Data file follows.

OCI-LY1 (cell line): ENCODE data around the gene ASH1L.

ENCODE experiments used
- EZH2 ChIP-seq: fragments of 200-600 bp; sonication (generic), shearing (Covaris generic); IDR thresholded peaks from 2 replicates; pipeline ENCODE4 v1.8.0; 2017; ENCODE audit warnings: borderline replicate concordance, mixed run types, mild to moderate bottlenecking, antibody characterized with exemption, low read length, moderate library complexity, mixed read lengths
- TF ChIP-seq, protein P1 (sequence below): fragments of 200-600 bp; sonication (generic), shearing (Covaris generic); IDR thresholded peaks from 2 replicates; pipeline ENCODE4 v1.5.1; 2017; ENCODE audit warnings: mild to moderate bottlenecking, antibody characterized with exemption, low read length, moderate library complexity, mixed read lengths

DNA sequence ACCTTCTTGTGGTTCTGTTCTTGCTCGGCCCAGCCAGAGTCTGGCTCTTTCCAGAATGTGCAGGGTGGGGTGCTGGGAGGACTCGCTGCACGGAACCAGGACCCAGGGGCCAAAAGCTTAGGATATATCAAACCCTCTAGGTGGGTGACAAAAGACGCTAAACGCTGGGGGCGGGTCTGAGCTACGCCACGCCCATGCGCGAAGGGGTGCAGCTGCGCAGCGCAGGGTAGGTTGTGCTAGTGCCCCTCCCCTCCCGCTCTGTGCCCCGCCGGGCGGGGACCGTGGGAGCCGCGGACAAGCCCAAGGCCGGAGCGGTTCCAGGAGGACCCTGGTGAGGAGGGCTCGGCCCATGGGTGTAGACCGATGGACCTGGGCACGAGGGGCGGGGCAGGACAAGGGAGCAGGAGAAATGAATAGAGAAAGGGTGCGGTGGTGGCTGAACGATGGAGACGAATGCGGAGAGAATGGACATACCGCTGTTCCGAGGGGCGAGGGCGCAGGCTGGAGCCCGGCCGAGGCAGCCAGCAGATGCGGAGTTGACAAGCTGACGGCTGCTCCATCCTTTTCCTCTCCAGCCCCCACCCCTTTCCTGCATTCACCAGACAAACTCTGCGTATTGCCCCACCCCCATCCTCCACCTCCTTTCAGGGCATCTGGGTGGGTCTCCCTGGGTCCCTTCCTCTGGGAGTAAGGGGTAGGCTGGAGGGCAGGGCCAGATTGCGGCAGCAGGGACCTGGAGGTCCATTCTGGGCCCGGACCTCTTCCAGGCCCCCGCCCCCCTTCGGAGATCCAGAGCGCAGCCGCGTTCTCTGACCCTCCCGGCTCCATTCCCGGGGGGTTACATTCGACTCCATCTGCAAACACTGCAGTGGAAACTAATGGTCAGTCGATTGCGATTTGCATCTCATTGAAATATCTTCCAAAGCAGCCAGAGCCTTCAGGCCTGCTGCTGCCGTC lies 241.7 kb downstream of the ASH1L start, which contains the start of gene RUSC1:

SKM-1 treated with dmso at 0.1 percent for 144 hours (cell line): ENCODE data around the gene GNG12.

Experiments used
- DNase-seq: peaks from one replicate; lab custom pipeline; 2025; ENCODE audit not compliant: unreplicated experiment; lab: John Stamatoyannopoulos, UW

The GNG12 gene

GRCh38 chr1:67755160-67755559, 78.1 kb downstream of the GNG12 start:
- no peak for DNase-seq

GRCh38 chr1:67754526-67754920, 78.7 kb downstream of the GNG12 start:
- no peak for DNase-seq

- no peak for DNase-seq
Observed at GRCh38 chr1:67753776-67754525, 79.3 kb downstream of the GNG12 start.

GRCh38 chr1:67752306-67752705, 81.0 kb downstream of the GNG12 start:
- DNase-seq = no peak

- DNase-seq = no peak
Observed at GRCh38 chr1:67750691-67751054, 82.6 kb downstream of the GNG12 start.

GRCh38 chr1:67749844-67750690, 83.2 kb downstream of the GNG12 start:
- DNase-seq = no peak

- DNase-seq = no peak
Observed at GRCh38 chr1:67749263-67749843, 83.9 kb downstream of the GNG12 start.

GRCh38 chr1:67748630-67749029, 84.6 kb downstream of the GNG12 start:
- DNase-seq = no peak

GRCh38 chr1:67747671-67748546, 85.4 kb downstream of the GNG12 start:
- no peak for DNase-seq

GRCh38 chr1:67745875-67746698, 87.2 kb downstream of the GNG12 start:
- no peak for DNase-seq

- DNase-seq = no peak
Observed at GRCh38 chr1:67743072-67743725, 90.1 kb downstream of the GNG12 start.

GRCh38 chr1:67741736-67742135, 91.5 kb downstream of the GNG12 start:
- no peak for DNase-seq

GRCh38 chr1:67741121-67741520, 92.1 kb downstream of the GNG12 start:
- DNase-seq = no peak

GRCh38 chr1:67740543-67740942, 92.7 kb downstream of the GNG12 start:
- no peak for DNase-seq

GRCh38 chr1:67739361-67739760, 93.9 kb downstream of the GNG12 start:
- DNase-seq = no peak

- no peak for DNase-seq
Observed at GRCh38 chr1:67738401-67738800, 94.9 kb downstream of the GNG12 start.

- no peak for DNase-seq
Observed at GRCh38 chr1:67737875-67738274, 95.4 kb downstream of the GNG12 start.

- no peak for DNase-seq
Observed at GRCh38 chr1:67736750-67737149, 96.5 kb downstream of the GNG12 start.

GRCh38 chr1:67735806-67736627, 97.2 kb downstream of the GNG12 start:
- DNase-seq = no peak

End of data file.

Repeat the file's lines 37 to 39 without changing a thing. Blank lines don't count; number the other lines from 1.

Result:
- no peak for DNase-seq

GRCh38 chr1:67739361-67739760, 93.9 kb downstream of the GNG12 start:
- DNase-seq = no peak